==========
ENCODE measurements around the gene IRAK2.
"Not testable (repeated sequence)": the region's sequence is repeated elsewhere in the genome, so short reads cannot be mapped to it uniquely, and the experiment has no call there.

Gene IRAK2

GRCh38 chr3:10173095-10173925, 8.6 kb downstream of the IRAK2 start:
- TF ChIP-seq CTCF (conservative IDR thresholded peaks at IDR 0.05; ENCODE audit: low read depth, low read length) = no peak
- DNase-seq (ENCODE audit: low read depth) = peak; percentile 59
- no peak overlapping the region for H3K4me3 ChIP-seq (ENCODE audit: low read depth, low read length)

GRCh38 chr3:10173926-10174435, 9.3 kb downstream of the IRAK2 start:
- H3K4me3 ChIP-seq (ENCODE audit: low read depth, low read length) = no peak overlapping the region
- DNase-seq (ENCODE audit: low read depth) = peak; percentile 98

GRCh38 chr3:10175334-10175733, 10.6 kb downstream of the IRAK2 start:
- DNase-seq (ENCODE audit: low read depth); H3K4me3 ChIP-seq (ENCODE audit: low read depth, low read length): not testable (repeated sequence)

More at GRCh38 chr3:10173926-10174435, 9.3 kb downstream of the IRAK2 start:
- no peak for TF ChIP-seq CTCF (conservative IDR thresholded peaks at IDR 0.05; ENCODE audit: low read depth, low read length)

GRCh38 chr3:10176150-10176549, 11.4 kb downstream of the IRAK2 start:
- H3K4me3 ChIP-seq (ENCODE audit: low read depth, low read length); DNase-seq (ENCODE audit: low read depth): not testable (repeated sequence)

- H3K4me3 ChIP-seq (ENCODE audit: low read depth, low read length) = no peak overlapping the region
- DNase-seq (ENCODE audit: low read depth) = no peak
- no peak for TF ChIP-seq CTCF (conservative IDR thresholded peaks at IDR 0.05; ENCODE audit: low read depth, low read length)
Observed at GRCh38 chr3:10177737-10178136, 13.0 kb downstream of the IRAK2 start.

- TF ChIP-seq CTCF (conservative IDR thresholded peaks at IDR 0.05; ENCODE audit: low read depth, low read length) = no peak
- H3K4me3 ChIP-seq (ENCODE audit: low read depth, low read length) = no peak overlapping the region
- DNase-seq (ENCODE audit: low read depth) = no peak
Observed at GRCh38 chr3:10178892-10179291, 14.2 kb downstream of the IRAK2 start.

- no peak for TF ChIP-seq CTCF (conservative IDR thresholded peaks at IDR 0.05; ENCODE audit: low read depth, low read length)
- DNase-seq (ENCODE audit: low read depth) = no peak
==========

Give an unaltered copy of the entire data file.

ENCODE measurements around the gene IRAK2.
"Not testable (repeated sequence)": the region's sequence is repeated elsewhere in the genome, so short reads cannot be mapped to it uniquely, and the experiment has no call there.

Gene IRAK2

GRCh38 chr3:10173095-10173925, 8.6 kb downstream of the IRAK2 start:
- TF ChIP-seq CTCF (conservative IDR thresholded peaks at IDR 0.05; ENCODE audit: low read depth, low read length) = no peak
- DNase-seq (ENCODE audit: low read depth) = peak; percentile 59
- no peak overlapping the region for H3K4me3 ChIP-seq (ENCODE audit: low read depth, low read length)

GRCh38 chr3:10173926-10174435, 9.3 kb downstream of the IRAK2 start:
- H3K4me3 ChIP-seq (ENCODE audit: low read depth, low read length) = no peak overlapping the region
- DNase-seq (ENCODE audit: low read depth) = peak; percentile 98

GRCh38 chr3:10175334-10175733, 10.6 kb downstream of the IRAK2 start:
- DNase-seq (ENCODE audit: low read depth); H3K4me3 ChIP-seq (ENCODE audit: low read depth, low read length): not testable (repeated sequence)

More at GRCh38 chr3:10173926-10174435, 9.3 kb downstream of the IRAK2 start:
- no peak for TF ChIP-seq CTCF (conservative IDR thresholded peaks at IDR 0.05; ENCODE audit: low read depth, low read length)

GRCh38 chr3:10176150-10176549, 11.4 kb downstream of the IRAK2 start:
- H3K4me3 ChIP-seq (ENCODE audit: low read depth, low read length); DNase-seq (ENCODE audit: low read depth): not testable (repeated sequence)

- H3K4me3 ChIP-seq (ENCODE audit: low read depth, low read length) = no peak overlapping the region
- DNase-seq (ENCODE audit: low read depth) = no peak
- no peak for TF ChIP-seq CTCF (conservative IDR thresholded peaks at IDR 0.05; ENCODE audit: low read depth, low read length)
Observed at GRCh38 chr3:10177737-10178136, 13.0 kb downstream of the IRAK2 start.

- TF ChIP-seq CTCF (conservative IDR thresholded peaks at IDR 0.05; ENCODE audit: low read depth, low read length) = no peak
- H3K4me3 ChIP-seq (ENCODE audit: low read depth, low read length) = no peak overlapping the region
- DNase-seq (ENCODE audit: low read depth) = no peak
Observed at GRCh38 chr3:10178892-10179291, 14.2 kb downstream of the IRAK2 start.

- no peak for TF ChIP-seq CTCF (conservative IDR thresholded peaks at IDR 0.05; ENCODE audit: low read depth, low read length)
- DNase-seq (ENCODE audit: low read depth) = no peak